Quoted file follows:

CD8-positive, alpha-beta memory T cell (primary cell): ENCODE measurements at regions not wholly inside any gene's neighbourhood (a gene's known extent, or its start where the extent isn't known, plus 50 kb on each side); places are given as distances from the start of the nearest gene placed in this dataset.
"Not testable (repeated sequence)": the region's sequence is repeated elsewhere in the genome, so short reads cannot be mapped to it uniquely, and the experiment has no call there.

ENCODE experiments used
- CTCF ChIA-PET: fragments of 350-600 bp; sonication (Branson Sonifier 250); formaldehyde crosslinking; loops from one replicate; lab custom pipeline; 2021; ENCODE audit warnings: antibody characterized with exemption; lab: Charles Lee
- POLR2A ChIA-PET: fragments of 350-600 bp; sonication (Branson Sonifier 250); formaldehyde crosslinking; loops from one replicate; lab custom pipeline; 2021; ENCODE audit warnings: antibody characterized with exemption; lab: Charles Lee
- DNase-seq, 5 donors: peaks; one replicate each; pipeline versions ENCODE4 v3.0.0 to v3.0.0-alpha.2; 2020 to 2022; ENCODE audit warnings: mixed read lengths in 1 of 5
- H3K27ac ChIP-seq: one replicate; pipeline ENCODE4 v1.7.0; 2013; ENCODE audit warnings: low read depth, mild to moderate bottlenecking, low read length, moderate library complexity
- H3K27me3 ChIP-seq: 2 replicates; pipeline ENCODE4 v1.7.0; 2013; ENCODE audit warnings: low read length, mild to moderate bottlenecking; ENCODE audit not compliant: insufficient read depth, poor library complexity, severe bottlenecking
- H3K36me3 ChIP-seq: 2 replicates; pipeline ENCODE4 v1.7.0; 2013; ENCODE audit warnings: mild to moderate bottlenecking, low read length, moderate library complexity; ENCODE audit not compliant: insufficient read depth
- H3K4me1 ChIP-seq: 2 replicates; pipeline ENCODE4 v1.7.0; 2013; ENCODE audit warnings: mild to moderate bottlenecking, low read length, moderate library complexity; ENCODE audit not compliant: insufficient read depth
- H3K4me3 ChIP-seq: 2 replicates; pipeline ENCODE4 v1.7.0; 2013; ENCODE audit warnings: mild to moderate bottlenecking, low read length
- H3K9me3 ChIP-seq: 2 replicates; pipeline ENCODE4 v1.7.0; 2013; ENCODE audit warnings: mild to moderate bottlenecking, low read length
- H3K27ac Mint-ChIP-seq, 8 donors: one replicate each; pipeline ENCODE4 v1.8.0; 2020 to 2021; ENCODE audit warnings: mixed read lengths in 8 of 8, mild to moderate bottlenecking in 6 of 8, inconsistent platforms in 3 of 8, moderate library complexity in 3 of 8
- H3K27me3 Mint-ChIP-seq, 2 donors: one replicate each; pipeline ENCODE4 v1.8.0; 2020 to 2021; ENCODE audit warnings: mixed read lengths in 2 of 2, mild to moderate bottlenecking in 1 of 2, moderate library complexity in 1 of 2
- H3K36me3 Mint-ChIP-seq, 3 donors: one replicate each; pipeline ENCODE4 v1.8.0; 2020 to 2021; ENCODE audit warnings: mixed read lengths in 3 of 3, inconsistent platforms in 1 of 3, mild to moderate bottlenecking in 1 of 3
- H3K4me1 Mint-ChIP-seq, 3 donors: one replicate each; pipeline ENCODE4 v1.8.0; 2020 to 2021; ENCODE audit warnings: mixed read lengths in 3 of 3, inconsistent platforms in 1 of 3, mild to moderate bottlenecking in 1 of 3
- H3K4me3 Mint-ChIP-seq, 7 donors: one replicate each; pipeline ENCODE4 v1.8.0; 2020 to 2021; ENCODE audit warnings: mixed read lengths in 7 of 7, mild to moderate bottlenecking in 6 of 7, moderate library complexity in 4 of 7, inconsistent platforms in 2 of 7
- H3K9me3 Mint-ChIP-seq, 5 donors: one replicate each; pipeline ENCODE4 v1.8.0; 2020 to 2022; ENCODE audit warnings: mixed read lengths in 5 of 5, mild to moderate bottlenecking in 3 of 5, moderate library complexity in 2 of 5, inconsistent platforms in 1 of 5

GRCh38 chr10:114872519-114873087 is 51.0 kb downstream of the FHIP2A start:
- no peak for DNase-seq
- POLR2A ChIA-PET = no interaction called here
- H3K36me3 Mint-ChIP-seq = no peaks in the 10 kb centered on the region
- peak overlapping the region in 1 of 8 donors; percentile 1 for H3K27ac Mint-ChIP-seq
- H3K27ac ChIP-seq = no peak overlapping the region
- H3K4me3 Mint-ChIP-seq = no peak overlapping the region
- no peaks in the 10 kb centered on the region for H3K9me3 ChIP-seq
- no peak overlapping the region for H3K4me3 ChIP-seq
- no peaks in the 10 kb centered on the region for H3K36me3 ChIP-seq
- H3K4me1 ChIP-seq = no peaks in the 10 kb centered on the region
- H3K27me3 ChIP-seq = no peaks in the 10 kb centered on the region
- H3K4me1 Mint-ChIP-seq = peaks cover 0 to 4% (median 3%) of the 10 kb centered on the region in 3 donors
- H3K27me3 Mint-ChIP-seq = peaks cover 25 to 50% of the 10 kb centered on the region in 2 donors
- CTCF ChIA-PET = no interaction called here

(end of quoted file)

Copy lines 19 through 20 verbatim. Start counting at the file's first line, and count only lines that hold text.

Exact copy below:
GRCh38 chr10:114872519-114873087 is 51.0 kb downstream of the FHIP2A start:
- no peak for DNase-seq